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Circuit Contention Free Scan Testing

IP.com Disclosure Number: IPCOM000033784D
Publication Date: 2004-Dec-28
Document File: 4 page(s) / 32K

Publishing Venue

The IP.com Prior Art Database

Abstract

Disclosed is a method that enables VLSI design circuits with full scan designs to operate contention-free during scan testing, thereby making them automatic test generation program (ATPG) and Logic-BIST friendly. Benefits include improving and simplifying testing.

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Circuit Contention Free Scan Testing

Disclosed is a method that enables VLSI design circuits with full scan designs to operate contention-free during scan testing, thereby making them automatic test generation program (ATPG) and Logic-BIST friendly. Benefits include improving and simplifying testing.

Background

Drivers feeding multi-drop buses and pass-gate multiplexers require that only one bus driver or multiplexer select line is active. Violating this requirement may lead to circuit contention or a floating node. Either of these situations can cause severe damage to circuits. A VLSI circuit implementation sometimes drives bus enables and multiplexer select controls directly from flip-flops. The circuit feeding these flip-flops ensures that only one of the flip-flops is set. This is referred to as “one-hot” control flip-flops.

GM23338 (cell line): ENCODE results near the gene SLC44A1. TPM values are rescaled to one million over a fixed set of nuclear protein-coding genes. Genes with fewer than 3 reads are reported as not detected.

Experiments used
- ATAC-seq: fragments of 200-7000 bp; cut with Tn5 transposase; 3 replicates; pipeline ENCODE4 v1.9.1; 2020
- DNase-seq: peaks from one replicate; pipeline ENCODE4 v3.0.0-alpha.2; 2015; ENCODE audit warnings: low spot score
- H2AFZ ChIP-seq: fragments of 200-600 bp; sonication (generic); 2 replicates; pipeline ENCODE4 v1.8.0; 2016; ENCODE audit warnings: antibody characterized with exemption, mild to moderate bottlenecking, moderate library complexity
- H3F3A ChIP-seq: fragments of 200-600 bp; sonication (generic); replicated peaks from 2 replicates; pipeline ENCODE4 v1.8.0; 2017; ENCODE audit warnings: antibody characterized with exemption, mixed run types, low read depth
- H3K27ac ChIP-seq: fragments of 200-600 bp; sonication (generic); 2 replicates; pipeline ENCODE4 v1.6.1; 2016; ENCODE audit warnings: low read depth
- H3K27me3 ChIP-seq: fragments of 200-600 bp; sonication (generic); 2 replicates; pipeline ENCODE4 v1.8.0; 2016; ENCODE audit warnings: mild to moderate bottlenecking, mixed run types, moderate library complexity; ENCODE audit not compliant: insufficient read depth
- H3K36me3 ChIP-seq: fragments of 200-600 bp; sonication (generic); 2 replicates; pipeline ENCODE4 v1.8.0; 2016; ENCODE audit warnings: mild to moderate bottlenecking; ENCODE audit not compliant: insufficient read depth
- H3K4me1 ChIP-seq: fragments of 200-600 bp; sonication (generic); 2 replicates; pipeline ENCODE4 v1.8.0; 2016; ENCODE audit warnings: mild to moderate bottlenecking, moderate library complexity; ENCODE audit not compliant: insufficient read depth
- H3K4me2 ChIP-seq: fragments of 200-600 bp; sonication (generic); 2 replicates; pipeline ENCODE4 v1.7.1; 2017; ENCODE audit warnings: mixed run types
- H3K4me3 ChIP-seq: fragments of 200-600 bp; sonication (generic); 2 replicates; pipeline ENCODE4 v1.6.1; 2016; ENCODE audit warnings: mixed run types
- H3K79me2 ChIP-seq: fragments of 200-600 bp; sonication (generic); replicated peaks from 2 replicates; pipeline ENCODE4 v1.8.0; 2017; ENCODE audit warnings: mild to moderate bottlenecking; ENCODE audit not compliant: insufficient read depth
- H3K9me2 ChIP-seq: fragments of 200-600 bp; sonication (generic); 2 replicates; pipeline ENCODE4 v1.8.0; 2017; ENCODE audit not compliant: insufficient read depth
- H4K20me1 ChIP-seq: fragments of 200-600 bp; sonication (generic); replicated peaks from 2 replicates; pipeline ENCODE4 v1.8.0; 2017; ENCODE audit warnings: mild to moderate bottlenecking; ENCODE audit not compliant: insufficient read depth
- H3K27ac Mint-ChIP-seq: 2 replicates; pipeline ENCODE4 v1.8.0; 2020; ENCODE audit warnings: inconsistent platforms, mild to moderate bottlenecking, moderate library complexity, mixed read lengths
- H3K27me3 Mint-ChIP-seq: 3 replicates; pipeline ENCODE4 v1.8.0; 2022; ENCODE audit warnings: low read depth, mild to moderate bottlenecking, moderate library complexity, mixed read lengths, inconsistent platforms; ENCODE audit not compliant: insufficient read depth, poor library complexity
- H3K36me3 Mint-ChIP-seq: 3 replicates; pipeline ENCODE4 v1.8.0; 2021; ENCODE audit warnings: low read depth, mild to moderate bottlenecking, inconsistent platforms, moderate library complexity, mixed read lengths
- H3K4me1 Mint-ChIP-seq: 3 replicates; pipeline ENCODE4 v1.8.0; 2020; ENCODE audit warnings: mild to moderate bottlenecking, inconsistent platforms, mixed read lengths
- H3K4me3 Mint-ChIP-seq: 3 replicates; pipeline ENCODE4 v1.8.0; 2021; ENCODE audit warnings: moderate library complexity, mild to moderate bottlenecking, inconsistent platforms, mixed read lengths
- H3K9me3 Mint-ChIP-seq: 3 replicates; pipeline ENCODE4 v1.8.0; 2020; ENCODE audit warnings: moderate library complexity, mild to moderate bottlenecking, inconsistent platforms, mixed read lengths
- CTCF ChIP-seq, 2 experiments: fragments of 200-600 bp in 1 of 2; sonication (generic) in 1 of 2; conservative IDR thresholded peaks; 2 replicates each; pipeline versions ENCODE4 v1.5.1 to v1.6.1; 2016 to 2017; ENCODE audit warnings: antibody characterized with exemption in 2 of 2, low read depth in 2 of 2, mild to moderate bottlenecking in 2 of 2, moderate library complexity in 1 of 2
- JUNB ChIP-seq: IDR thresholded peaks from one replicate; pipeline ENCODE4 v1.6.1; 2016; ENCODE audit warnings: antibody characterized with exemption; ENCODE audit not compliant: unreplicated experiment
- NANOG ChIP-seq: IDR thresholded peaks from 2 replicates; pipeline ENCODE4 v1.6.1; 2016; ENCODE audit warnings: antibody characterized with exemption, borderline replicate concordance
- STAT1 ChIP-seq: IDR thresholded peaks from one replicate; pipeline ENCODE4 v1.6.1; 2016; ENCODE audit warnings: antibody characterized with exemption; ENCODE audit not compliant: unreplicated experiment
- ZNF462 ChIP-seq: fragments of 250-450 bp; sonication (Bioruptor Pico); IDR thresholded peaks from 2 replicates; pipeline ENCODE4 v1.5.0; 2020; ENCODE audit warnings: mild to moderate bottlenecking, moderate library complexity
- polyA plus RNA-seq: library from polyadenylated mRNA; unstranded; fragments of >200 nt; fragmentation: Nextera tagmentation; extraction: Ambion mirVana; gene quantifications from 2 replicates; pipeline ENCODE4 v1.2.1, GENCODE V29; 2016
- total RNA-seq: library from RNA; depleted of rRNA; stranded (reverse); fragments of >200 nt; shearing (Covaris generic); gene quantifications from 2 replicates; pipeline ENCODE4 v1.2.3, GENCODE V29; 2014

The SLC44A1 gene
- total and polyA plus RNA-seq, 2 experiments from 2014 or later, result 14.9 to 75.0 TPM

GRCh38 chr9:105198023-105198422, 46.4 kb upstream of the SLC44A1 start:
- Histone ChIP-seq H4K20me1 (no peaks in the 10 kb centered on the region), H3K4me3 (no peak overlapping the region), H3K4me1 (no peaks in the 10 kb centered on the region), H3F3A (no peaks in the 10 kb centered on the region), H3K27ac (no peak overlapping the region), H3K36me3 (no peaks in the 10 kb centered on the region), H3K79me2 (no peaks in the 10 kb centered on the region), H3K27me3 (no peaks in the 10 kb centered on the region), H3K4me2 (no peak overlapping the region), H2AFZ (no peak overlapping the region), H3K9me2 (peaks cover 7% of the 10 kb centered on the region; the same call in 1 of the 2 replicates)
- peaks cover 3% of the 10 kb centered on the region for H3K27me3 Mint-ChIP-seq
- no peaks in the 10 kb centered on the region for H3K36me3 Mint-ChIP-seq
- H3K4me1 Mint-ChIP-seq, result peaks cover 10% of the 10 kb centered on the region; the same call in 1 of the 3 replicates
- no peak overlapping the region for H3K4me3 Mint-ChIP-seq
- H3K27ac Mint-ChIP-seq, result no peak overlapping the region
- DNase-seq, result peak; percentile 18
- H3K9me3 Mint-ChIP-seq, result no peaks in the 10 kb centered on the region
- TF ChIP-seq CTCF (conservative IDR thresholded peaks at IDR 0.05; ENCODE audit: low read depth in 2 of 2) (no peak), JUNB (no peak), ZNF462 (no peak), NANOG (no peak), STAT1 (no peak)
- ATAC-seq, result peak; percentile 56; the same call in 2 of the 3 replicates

Circuits involving one-hot flip-flops work well during normal operation, but they violate the one-hot property during scan testing. Full scan designs use all state elements in the circuit, so that during testing the sequential circuit transforms into two parts: a shift register path (called a scan-path) formed by all scan-flops, and the combinational logic left behind. The shift register path is tested by a simple test pattern. The combinational logic is tested by shifting a test vector using the scan-path, then using one or more system clocks to apply the shifted test on the combinational circuits. The circuit is then returned to scan mode, to shift out the captured response vector and shift in the new test vector. The test vectors (i.e. stimuli and response pairs) for such circuits are generated automatically by commonly available ATPG programs.

Unfortunately one-hot flip-flops, implemented as ordinary scan-flops, expose the enables and select lines to the shifting bit pattern, causing circuit conflicts for hundreds and thousands of cycles. There are two additional problems with implementing scan on one-hot flip-flops:

§         The ATPG used for generating test content must be taught about the one-hot property, so that when the shifting ceases, the final content in the control flip-flops is one-hot. Although modern ATPG programs handle such constraints, their performance deteriorates dramatically as the numbers increase.

§         In Logic-BIST, the on-chip hardware supplies pseudo-random test patterns. Although this problem is similar to that faced by ATPG, it is much harder to generate contention-free Logic-BIST patterns. Recently, some hardware-based...